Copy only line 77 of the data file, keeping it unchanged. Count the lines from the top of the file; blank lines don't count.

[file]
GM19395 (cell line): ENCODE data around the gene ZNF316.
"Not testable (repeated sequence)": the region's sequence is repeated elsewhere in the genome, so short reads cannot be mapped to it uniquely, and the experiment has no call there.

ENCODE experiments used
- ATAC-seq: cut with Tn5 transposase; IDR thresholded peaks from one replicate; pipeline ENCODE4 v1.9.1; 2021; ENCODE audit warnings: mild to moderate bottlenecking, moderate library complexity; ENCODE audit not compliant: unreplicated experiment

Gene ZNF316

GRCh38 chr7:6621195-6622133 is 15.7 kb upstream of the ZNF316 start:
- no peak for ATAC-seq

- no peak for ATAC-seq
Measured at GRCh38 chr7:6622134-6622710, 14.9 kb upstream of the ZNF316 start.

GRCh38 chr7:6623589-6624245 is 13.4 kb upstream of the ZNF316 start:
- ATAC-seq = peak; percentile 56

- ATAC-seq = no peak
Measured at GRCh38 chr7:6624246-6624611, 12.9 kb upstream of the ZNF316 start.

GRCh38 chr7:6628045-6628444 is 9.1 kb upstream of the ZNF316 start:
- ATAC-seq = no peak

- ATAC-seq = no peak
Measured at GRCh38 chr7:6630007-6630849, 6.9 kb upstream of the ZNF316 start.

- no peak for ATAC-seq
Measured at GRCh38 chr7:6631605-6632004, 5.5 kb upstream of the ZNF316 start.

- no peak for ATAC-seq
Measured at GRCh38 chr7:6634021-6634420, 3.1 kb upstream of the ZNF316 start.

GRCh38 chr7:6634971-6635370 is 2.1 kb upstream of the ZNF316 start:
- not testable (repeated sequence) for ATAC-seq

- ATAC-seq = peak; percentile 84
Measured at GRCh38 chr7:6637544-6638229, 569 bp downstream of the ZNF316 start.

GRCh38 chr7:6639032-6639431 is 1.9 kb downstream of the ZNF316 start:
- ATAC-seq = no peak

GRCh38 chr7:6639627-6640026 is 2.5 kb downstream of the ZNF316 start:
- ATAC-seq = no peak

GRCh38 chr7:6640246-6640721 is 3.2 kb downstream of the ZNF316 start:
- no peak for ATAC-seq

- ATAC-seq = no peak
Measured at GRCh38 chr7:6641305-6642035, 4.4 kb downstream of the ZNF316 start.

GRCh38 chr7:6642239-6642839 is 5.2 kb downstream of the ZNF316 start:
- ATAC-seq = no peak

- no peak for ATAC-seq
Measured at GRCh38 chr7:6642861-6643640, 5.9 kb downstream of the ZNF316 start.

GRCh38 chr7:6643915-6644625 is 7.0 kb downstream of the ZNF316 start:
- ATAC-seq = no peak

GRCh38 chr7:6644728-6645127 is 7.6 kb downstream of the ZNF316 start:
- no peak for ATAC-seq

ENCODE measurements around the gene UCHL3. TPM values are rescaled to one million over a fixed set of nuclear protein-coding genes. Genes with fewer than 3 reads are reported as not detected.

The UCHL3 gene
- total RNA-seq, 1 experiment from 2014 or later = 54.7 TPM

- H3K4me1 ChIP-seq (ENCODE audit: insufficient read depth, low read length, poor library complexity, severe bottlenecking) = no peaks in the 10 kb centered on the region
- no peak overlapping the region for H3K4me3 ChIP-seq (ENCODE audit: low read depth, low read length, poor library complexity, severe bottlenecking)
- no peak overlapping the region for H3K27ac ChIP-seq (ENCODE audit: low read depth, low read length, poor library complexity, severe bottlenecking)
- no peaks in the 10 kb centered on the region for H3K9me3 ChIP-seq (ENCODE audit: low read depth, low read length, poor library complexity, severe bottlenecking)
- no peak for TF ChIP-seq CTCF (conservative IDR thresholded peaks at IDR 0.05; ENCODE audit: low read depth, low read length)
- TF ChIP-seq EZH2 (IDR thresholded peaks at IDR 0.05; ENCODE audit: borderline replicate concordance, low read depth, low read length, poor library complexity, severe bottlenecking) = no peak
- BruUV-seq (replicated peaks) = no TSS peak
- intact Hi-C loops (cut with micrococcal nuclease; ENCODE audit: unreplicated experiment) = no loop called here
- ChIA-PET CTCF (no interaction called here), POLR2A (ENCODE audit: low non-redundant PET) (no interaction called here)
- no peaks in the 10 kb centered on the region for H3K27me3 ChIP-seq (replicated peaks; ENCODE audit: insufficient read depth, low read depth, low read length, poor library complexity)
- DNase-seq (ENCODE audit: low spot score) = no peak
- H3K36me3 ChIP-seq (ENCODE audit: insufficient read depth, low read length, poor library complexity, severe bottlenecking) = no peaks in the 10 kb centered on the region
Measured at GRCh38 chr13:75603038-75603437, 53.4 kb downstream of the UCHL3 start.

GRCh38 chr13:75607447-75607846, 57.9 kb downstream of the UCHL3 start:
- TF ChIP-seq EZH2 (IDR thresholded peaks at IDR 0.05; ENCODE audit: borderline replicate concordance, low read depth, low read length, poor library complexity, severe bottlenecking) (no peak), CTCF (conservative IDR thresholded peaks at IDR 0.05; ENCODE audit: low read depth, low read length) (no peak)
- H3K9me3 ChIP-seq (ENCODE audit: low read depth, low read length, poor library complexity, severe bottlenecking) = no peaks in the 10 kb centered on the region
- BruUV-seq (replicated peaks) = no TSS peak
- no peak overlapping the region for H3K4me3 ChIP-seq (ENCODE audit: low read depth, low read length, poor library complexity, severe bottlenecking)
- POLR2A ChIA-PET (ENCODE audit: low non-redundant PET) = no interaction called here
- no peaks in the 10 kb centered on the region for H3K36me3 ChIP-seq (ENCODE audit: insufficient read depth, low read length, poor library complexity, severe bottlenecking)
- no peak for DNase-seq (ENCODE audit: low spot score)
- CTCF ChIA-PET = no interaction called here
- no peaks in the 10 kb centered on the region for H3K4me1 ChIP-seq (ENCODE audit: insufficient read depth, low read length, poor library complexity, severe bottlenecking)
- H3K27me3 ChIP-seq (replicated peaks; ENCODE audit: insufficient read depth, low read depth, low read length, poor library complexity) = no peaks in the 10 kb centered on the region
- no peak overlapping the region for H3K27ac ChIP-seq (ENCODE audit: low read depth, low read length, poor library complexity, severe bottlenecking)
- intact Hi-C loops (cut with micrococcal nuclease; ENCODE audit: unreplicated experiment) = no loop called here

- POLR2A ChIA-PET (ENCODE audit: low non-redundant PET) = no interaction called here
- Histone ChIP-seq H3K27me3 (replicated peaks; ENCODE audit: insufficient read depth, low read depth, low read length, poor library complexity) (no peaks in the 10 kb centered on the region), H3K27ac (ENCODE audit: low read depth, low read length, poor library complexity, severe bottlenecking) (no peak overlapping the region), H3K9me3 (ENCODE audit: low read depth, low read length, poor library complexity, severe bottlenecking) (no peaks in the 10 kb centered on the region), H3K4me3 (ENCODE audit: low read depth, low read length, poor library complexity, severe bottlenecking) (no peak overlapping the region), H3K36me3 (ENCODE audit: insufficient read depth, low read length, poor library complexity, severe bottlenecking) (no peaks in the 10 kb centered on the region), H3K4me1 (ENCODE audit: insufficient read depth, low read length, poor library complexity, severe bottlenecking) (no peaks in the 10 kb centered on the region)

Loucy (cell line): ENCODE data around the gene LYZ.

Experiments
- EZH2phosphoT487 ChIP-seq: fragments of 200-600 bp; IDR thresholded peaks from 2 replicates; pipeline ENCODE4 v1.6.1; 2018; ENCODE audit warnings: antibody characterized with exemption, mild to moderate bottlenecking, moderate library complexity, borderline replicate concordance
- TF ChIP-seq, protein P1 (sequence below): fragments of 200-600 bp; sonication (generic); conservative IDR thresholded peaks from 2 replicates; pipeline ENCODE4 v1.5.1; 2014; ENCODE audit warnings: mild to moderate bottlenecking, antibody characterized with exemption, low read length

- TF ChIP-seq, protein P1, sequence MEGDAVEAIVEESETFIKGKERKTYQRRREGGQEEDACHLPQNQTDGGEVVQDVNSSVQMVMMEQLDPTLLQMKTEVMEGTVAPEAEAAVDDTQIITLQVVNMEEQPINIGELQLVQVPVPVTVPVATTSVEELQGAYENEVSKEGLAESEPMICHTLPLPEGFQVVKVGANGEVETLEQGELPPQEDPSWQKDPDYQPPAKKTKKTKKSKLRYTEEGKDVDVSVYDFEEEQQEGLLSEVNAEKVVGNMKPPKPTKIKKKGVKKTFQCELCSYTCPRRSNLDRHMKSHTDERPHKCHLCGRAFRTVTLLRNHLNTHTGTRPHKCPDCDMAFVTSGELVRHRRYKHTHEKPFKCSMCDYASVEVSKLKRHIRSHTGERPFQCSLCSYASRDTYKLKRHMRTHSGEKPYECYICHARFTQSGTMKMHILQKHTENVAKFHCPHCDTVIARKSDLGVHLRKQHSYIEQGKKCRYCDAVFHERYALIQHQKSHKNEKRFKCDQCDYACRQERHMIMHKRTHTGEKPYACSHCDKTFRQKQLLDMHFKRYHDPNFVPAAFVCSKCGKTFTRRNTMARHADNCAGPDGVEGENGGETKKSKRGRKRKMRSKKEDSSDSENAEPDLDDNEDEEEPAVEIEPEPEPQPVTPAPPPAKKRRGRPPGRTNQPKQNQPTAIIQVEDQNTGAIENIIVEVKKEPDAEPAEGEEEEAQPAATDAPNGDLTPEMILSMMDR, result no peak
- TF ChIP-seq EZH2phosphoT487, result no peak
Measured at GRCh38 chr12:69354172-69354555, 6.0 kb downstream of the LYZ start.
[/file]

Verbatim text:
- TF ChIP-seq, protein P1, sequence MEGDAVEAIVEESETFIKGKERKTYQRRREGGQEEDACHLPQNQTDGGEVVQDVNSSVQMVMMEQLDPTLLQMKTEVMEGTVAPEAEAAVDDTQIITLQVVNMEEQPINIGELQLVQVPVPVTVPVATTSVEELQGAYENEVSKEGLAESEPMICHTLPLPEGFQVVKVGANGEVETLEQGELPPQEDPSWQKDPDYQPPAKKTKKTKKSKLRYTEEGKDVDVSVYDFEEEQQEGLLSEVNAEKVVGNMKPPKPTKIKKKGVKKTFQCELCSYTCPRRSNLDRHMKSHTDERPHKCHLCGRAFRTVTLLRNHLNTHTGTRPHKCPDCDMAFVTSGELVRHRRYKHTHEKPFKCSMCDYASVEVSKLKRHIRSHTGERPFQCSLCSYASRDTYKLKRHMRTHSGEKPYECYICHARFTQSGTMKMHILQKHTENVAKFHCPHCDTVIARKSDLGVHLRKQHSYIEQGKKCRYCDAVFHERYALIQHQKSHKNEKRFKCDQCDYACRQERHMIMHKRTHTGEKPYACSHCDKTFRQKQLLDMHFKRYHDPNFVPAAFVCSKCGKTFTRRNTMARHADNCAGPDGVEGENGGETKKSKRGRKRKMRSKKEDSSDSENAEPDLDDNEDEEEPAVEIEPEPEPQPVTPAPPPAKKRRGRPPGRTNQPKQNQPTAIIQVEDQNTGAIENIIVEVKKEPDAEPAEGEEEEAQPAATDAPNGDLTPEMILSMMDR, result no peak